Foreword: The Agile Architecture Revolution
The core thrust of architecture has been to define core business requirements, and then construct the IT solution to meet those requirements, typically as instances of software. While this seems like a simple concept, many in enterprise IT went way off course in the last 10 to 15 years.
IT does not provide the value it once did, meaning IT does not meet the objectives and expectations of the business. Indeed, IT has become a cost center where the resource burn increased significantly over the last 20 years, while the value to the business decreased relative to costs. This can't continue.
We've tried all of the tricks. With “waterfall” types of approaches to application architecture, the time it takes to move from understanding the requirements to the final deployed system could be years. Thus, by the time the system is completed and deployed, the business requirements likely have changed, you're back to the drawing board, and the delivered system has significantly diminished in value.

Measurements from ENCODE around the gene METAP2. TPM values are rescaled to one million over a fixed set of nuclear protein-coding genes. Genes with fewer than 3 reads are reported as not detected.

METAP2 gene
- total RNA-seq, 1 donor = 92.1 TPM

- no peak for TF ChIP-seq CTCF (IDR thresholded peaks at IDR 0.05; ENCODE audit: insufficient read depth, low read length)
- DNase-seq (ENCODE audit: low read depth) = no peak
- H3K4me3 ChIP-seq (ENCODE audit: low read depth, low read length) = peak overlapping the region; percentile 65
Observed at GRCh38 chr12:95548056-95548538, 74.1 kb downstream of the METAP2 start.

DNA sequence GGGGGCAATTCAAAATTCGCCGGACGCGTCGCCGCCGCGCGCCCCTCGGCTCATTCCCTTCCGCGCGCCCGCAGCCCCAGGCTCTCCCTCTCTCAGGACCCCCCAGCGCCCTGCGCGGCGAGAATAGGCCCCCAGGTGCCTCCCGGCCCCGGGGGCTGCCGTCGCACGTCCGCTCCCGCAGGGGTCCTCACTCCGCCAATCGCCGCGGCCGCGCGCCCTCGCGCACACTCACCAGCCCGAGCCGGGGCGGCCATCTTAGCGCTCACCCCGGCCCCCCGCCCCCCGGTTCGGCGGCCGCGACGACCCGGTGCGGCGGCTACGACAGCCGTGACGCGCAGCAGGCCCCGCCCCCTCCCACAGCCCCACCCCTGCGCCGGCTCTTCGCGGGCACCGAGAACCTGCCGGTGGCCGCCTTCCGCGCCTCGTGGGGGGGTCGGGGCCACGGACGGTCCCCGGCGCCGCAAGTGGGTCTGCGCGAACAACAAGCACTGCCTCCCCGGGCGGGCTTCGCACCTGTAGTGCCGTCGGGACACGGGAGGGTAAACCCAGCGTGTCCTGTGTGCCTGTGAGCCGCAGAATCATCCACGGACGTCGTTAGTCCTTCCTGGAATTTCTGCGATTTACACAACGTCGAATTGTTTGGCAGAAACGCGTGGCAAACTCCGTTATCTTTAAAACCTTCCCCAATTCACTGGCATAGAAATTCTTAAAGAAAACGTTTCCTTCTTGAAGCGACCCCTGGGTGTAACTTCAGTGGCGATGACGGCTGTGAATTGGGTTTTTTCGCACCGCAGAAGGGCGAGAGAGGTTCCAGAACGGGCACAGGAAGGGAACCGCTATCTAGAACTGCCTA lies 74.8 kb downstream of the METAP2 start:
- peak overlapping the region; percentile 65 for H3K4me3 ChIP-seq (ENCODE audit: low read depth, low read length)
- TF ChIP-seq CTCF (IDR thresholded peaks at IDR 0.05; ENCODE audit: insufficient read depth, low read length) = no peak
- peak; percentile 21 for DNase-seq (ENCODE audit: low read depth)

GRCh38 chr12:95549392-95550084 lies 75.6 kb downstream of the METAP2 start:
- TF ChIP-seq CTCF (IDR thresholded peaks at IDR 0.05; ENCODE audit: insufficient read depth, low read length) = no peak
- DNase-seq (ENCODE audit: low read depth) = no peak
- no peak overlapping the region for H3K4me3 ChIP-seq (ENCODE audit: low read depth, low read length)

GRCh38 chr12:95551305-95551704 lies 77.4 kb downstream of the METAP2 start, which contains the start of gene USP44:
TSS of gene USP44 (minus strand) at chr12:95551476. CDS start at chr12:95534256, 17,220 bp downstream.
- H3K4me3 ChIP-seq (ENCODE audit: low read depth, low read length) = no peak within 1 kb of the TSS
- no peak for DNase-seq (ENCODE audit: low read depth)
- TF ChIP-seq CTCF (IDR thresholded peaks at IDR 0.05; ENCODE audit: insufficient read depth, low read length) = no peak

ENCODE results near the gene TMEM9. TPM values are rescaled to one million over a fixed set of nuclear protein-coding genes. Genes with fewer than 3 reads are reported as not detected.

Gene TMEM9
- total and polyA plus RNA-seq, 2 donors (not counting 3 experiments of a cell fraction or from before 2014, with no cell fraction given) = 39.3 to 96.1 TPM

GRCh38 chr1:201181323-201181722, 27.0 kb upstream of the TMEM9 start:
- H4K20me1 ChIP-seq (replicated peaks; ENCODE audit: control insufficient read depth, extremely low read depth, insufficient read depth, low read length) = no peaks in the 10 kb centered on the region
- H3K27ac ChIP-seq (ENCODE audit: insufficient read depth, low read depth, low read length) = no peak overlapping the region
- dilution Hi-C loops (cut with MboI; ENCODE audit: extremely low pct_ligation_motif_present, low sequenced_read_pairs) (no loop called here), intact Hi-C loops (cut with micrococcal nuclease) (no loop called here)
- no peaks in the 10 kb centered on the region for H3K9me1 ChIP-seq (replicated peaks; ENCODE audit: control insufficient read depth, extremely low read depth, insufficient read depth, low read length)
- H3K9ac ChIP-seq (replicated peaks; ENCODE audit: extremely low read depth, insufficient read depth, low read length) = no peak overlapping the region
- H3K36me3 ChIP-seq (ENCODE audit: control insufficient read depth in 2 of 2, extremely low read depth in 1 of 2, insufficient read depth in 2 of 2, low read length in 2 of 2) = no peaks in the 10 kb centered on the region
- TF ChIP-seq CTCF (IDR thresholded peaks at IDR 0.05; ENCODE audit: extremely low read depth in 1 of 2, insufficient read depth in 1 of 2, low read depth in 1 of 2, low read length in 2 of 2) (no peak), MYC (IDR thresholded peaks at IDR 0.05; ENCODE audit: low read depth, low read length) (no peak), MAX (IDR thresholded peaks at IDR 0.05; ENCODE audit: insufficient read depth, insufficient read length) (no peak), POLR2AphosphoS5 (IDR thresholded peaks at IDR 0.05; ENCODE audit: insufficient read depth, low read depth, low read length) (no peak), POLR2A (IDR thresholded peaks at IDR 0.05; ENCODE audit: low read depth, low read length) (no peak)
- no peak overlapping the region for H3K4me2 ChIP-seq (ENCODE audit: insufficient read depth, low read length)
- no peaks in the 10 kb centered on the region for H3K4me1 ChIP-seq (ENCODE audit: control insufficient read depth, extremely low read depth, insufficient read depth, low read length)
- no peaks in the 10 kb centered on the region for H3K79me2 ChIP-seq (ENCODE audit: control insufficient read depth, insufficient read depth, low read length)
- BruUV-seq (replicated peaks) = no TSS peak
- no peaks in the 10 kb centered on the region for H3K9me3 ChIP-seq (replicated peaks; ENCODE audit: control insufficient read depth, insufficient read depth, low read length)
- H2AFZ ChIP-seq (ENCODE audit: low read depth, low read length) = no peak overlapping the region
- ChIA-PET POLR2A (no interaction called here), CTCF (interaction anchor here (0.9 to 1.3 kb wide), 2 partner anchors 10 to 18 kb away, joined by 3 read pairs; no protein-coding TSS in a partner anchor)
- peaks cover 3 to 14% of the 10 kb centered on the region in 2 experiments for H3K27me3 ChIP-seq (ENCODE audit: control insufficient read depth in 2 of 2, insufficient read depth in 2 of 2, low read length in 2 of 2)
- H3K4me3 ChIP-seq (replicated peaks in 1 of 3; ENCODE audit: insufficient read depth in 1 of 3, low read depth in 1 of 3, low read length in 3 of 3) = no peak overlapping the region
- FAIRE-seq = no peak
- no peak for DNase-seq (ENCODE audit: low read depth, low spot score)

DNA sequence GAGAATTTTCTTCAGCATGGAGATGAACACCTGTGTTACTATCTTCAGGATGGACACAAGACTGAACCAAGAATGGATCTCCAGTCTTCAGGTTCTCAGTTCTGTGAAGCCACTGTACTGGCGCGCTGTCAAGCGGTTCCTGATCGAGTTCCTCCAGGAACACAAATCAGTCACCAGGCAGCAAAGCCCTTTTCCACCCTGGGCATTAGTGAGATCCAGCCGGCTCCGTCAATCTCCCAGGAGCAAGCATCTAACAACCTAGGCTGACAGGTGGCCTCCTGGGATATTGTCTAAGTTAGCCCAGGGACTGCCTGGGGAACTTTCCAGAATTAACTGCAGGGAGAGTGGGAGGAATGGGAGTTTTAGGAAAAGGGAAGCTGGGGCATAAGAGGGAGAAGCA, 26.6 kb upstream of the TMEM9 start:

To address the latency issues around the waterfall, those who design and build systems turned to the concept of interaction. This means moving through cycles of understand-design-develop-deploy, over and over again, until there is something that resembles the desired business solution. Iteration approaches to software development often lead to poorly designed and lower-quality systems because you get it wrong over and over again, seemingly to get it right ...